The Augustinians in Northumbria: region, tradition and textuality in a colonizing order
Lawrence-Mathers, A. (2012) The Augustinians in Northumbria: region, tradition and textuality in a colonizing order. In: Burton, J. and Stober, K. (eds.) The Regular Canons in the Medieval British Isles. Brepols, Turnhout, Belgium, pp. 59-78. ISBN 9782503532486 (In Press)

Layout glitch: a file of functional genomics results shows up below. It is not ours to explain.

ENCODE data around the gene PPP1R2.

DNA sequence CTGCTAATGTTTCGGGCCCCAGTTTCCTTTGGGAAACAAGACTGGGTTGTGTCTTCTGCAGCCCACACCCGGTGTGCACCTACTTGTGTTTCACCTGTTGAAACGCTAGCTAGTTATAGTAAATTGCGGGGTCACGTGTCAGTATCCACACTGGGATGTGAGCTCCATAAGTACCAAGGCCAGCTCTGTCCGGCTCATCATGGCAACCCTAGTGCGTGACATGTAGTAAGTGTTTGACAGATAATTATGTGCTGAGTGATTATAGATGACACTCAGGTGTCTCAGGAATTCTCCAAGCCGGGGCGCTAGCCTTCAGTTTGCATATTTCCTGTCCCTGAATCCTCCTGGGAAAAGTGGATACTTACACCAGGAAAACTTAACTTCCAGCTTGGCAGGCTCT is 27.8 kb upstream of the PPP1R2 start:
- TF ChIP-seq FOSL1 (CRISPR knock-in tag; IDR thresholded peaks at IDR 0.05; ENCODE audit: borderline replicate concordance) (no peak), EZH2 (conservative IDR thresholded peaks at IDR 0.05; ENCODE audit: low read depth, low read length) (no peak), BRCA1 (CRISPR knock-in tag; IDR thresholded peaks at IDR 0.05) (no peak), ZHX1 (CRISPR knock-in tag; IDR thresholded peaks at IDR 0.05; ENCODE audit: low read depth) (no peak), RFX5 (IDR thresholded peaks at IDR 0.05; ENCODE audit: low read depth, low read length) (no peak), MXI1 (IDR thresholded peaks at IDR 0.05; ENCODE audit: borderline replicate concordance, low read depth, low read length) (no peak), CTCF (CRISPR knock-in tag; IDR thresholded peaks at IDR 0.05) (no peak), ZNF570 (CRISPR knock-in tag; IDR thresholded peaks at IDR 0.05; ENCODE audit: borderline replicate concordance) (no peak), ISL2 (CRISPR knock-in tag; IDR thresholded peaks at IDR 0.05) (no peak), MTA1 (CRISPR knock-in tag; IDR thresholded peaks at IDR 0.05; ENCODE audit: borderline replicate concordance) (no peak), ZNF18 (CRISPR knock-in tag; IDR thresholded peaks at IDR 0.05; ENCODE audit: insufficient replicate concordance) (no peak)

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This paper is an attempt to assess perceptions of Augustinian identity and role, amongst both patrons and recruits, in the early stages of the order’s introduction to England. In some ways, the enthusiasm for houses of regular canons, living like monks, seems surprising. Historians of the Augustinians in England have focused on two broad areas of explanation. The first is that Augustinians could be expected to provide more services for secular society than Benedictines; and the second is that support from Henry I and his first queen, Edith-Matilda, made the Augustinians fashionable – at least until they were overtaken by the Cistercians. This paper revisits these issues, whilst also attempting an analysis of the Augustinians’ intellectual and spiritual role, through a case study of northern England.
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